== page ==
When you hear the words therapy animal, cats aren’t always the first thing you think of. In the halls, or the street, you’ll always see therapy dogs, but therapy cats are nowhere to be seen. Cats have proven many times to have benefits regarding mental and physical health. There are plenty of benefits to owning a cat as a therapy animal that show that compared to dogs, cats are just as good if not better as a therapy animal.
What made this clear is the way cats helped many people get through the pandemic. They did this by helping people through moments of loneliness, isolation, depression and anxiety. After this more people and articles came out on how cats can be just as good of therapy animals as dogs, such as an article from UCDavis Veterinary Medicine which found that Cats are effective and good therapy animals.
Unlike dogs, cats don’t typically add an extra layer of stress. This is because cats are more independent than dogs, reports the Network for Animals. A cat doesn’t require as much attention, daily walks, which costs energy, daycare, which costs money and they can be alone for long periods of time.
Cats are proven to be loving and caring for you but they also like their own space. It is more convenient for anyone who lives a busy lifestyle or prefers the nature of an independent animal. Compared to dogs who need attention most of the time they aren’t always considered to be super independent. They require plenty of attention, and walks, are not able to stay alone for long periods of time and playtime is needed for dogs. It adds a layer of stress and worry onto the person which can be a lot to manage.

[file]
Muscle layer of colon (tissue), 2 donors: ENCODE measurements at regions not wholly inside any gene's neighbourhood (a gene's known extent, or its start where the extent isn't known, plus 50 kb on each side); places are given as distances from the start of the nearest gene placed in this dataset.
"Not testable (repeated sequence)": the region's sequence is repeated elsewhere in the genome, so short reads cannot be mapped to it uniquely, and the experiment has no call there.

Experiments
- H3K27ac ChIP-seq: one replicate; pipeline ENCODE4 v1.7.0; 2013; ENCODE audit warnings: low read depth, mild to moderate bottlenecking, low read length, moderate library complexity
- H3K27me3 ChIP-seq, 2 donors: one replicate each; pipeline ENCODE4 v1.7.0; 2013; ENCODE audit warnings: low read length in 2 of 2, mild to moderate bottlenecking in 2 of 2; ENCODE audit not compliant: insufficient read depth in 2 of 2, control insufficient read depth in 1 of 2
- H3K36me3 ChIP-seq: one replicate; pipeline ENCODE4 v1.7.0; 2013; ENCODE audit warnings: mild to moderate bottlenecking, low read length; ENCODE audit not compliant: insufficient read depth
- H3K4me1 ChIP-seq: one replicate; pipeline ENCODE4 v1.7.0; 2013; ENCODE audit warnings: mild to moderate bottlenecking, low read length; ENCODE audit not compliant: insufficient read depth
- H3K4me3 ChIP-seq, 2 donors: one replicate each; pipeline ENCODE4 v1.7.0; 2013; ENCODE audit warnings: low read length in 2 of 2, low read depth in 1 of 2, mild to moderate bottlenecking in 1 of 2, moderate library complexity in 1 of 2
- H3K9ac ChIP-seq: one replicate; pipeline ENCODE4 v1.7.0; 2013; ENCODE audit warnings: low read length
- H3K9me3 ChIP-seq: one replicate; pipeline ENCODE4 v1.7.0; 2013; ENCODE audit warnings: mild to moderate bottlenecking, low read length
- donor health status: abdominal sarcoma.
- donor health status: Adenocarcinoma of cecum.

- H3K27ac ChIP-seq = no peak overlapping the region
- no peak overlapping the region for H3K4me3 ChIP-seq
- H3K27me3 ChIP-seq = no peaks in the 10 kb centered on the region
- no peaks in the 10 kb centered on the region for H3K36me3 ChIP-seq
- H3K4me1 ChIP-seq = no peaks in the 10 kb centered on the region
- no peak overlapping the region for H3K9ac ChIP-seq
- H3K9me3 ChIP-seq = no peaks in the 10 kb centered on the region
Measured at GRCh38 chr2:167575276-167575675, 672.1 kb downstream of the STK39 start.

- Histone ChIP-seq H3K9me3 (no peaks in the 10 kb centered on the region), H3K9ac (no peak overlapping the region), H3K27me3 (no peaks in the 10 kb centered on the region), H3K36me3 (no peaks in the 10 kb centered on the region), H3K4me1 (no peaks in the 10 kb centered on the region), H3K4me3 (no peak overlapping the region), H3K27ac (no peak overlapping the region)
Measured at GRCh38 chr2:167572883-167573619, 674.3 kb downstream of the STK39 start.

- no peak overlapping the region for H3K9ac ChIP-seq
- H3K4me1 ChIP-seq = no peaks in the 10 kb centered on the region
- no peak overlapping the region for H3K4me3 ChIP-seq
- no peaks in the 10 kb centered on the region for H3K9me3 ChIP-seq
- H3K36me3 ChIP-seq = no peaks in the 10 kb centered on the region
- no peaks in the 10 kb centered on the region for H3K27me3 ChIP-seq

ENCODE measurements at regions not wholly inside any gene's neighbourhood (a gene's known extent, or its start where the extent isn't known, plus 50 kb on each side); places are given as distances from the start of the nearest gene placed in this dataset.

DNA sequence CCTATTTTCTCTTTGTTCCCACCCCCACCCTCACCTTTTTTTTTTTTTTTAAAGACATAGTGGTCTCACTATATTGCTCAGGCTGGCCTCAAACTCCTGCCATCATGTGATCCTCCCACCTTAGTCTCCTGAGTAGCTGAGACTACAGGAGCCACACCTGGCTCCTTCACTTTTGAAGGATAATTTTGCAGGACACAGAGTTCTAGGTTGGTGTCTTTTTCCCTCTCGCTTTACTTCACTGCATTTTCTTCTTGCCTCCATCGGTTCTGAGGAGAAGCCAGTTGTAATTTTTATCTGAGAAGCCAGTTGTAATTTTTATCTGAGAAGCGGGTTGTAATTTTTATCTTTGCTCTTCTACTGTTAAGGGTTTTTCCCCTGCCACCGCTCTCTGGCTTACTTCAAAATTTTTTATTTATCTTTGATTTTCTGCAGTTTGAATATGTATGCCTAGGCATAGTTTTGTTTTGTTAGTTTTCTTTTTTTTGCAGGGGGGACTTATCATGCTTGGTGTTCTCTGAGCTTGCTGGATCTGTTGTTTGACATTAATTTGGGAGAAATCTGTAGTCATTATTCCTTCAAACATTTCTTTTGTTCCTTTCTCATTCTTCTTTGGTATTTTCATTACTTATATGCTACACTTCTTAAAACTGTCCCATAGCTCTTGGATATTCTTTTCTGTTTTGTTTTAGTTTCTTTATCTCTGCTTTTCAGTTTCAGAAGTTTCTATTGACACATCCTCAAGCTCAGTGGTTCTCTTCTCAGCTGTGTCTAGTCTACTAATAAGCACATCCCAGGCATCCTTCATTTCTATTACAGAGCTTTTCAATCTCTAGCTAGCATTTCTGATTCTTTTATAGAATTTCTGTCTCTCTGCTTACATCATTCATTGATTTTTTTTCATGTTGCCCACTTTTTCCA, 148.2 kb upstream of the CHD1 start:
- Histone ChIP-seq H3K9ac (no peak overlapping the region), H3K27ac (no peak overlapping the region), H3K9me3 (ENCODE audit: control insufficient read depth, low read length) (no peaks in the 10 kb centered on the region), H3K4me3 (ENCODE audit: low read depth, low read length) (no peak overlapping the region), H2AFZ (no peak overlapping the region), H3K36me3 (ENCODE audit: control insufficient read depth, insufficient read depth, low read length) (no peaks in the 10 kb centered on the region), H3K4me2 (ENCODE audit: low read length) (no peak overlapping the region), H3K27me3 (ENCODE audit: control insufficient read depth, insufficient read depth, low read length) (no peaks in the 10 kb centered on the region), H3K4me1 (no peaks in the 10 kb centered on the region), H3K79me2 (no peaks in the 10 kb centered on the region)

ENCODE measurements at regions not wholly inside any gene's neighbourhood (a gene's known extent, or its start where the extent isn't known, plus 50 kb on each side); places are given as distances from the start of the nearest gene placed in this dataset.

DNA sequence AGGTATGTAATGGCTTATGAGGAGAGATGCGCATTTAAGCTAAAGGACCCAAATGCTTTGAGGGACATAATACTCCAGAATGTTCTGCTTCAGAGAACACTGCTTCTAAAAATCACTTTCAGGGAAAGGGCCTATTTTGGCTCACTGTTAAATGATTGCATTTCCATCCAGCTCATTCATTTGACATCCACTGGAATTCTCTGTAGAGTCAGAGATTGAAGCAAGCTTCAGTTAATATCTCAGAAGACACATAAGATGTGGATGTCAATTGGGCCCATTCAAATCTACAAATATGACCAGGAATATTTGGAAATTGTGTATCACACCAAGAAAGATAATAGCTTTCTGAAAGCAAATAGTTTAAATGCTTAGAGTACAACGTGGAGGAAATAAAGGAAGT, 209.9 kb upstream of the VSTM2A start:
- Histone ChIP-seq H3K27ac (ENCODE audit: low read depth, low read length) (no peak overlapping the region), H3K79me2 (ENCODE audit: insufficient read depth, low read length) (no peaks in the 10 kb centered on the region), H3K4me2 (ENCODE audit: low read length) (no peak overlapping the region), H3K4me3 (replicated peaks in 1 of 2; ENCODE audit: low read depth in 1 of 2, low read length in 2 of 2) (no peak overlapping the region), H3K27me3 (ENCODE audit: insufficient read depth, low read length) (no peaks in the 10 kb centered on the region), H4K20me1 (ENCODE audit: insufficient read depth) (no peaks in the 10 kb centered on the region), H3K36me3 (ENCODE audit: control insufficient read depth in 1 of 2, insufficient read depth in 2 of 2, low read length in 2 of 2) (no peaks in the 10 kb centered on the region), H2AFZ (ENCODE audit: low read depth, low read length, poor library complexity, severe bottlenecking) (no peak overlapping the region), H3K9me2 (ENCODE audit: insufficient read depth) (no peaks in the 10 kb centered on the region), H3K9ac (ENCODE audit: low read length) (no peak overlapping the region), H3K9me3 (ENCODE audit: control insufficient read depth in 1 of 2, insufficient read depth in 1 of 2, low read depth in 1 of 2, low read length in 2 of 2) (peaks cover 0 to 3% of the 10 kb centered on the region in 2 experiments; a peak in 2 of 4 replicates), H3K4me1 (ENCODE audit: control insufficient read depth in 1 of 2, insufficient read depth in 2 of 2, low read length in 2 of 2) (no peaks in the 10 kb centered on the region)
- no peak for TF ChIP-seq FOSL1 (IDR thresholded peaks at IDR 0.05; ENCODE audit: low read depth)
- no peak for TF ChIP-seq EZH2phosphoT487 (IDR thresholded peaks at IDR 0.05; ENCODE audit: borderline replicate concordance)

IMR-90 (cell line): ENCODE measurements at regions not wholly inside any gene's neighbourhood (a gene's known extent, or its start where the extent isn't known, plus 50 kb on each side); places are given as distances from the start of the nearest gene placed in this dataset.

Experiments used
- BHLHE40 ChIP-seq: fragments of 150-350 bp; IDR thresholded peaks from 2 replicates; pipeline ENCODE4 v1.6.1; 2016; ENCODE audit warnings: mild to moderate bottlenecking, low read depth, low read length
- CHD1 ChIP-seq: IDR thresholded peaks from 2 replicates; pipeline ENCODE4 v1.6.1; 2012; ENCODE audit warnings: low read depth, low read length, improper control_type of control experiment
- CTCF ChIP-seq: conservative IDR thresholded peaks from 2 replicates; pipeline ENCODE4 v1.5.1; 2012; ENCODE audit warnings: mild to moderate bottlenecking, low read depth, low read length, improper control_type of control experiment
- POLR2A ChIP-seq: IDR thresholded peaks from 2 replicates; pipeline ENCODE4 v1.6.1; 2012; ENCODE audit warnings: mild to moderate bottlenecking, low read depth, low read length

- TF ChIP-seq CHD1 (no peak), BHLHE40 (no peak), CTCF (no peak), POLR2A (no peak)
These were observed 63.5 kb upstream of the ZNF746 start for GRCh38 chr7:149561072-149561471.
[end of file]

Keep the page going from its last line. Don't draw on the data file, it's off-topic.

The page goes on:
According to a 2017 article about cats and dogs from CBC, cats always get a bad reputation for how they act around people. They are told that they are not friendly, mean and aggressive. This is not the case at all.
In fact, cats are loving, friendly and very kind to people especially once they create a bond with their owners. According to animal information resource Diamond Pet, cats can create powerful and emotional bonds with their owner. This helps individuals who have been especially struggling with a loss, creating a bond with their cat will prove to be a greater benefit.
Compared to dogs who do love their owner, dogs can lash out, be unpredictable, get angry or even use means of aggression or bark especially if they feel threatened even if the surroundings are safe. This can have a negative effect on a person especially if the dog is being used as a therapy animal.
While cats may not look like it they do prove to have great mental and physical benefits.
According to research done at Purina, there has been plenty of evidence that states that cats are good therapy animals. There have been cases of decreased symptoms of depression and anxiety, lessened feelings of loneliness and improved general feelings of health issues. By owning a cat studies have reported that they generally feel better and have had an increased level of happiness.
“There’s even chemical evidence when you spend time with a cat your production of serotonin goes up, a chemical that boasts feelings of well-being goes up and your cortisol does down,” reports Purina.
Cats have also been found to have increased physical health benefits. An article from Medical News Today found that individuals who had cats had a lower rate of having a heart attack by nearly one- third. The research found that individuals who had cats were less lucky to die from a stroke or a heart attack and this is because they deal with less stress by having a cat.
Cats often are not the first animal to come to mind when therapy animals are being discussed. Articles and studies have shown that, but many of the reasons don’t stand up to research. Cats are just as effective if not better as therapy animals than dogs. They have a bad reputation but are loving animals, more independent and create emotional bonds with their owner and have great mental and physical benefits.